Chartis 2011 fourth-quarter results were also impacted by $467 million of catastrophe losses, including $368 million related to the Thailand floods, compared to $203 million of catastrophe losses in the fourth quarter of 2010.
For the full-year 2011, Chartis had an underwriting loss of $3.23 billion, compared with an underwriting loss of $5.46 billion for the full-year 2010.
The full-year 2011 combined ratio was 109.0 percent (78.3 loss ratio and 30.7 expense ratio), improving from 116.8 percent for 2010.
CHARTIS Q4 NET PREMIUMS WRITTEN $7.85B, UP 3.6%
Fourth quarter 2011 net premiums written were $7.85 billion, up 3.6 percent from $7.58 billion reported during the prior-year period. Consumer insurance accounted for 2.4 percent of the increase — $3.3 billion in net premiums written, up from $3.0 billion one year ago — as the business was helped by growth in personal lines. However, the commercial insurance segment saw net premiums written fall 0.6 percent — to $4.51 billion from $4.53 billion one year ago — primarily from capital management initiatives in the casualty business, including the restructuring of certain aspects of loss sensitive businesses.
The commercial insurance segment reported fourth quarter 2011 operating income of $202 million with a combined ratio of 111.6 percent ($635 million underwriting loss). The net investment income for the segment was $837 million. AIG said Chartis continued to grow its commercial business in growth economy nations.
The consumer insurance segment reported fourth quarter 2011 operating income of $174 million with a combined ratio of 97.6 ($85 million underwriting profit). Net investment income for the segment was $89 million.
AIG stated that overall, Chartis continued to benefit from positive pricing trends in the quarter. The insurer said Chartis also continued to make progress on strategic initiatives, including business mix changes, loss ratio improvement, expense discipline, and risk selection, to improve the quality of its insurance portfolio.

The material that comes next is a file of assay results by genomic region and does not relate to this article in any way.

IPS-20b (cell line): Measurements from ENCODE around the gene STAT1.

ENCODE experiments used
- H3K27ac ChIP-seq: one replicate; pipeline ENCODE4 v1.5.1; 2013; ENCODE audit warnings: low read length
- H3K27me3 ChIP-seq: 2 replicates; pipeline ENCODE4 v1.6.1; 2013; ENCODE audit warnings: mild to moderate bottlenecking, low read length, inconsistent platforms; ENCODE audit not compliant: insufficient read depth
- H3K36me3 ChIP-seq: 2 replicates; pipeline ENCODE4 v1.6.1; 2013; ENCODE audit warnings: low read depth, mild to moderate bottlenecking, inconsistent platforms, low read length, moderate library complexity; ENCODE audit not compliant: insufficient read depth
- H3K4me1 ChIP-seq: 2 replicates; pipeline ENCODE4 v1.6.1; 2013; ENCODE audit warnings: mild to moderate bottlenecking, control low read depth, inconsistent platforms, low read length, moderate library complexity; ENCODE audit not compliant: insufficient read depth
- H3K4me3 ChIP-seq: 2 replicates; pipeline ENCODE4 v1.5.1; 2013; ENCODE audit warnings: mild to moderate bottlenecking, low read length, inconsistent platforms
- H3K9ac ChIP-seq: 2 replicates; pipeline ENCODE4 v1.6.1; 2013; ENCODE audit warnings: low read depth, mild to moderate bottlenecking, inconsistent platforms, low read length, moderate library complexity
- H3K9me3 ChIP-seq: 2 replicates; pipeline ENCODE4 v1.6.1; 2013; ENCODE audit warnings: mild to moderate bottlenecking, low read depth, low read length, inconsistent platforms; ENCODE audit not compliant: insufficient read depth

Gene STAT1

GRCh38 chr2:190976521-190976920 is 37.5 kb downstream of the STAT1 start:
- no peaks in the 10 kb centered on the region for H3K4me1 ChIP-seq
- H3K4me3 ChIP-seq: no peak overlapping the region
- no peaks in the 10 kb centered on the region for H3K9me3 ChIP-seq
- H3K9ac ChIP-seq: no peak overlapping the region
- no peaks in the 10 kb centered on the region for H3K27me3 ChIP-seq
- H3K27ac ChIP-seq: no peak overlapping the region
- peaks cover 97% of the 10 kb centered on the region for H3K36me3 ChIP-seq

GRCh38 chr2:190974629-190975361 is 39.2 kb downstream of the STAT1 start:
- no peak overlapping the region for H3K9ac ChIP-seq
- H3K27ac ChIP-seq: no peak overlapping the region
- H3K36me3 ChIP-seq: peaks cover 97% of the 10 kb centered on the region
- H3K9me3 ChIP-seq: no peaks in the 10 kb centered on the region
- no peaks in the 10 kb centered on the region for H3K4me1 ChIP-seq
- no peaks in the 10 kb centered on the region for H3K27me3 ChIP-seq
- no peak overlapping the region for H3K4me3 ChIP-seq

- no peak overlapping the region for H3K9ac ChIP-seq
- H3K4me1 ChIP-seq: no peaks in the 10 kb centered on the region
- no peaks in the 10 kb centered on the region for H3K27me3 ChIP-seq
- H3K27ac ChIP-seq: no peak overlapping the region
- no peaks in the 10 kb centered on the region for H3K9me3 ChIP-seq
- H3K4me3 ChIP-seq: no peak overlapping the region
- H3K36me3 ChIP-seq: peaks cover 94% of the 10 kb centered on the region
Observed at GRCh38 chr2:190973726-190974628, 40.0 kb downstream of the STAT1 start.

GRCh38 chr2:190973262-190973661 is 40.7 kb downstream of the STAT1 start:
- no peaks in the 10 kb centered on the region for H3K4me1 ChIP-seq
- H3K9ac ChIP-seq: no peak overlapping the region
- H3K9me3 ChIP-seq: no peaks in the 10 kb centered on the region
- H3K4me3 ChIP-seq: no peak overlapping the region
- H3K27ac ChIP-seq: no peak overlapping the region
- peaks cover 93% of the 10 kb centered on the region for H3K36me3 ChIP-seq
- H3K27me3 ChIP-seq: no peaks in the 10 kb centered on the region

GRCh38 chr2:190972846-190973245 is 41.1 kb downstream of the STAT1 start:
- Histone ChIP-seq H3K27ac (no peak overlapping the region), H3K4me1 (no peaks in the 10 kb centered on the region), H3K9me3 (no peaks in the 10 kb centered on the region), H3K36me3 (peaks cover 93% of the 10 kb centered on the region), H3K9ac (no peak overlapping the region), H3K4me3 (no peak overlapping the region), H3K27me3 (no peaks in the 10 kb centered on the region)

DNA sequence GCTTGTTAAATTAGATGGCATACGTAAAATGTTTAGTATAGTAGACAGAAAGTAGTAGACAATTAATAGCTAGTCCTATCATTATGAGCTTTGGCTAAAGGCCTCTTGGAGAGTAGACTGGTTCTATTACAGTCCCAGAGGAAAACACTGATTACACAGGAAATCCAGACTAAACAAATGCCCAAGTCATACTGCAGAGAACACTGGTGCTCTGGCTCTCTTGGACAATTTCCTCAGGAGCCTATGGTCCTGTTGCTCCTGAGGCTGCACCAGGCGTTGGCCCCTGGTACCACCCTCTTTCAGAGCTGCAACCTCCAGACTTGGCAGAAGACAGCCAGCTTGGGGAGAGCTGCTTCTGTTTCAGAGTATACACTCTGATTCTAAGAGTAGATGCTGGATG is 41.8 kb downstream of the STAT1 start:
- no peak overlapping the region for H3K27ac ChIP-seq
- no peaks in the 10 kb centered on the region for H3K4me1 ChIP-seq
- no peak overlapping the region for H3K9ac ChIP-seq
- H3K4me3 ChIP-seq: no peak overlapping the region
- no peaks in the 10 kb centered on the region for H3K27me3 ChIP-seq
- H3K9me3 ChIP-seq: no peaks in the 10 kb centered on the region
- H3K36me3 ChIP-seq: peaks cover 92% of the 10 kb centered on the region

UNITED GUARANTY POSTS OPERATING LOSS
United Guaranty Corp., AIG’s residential mortgage guaranty operations, reported an operating loss of $23 million for the quarter, in contrast to operating income of $154 million during the prior-year period.
For the fourth quarter of 2011, results continued to be hurt by a general weakness in the housing market as new delinquencies remained at elevated levels, AIG said.
Net premiums written were $200 million for the quarter, up from $167 million one year ago. Domestic first lien new insurance written totaled $7.1 billion for the quarter. Quality remained high, with an average FICO score of 757 and an average loan to value ratio of 91 percent on new business for the fourth quarter of 2011, AIG said.
SUNAMERICA POSTS $931M Q4 OPERATING INCOME
SunAmerica reported operating income of $931 million in the fourth quarter 2011, compared to operating income of $1.0 billion one year ago. It benefited from the reinvestment of excess cash in the first nine months of 2011 and receipt of $213 million from a favorable litigation settlement.
Additionally, SunAmerica reported an increase in estimated reserves in the quarter for incurred but not reported death claims of $105 million in conjunction with recent industry disclosures involving insurers enhancing procedures to identify potential deceased policyholders where a valid death claim has not been filed by looking further back in time.
Net investment income in the quarter was lower than the prior year period because of lower returns from hedge funds and private equity investments and lower call and tender income.
The base investment yield was 5.44 percent for the quarter, compared to 5.30 percent one year ago, reflecting the redeployment of excess cash during 2011. This yield improvement combined with SunAmerica’s management of interest crediting rates resulted in improved base net investment spreads for group retirement products and individual fixed annuities, AIG said.
Premiums, deposits, and other considerations totaled $5.7 billion for the quarter, compared to $4.9 billion one year ago, as group retirement products and individual variable annuities showed significant improvements.]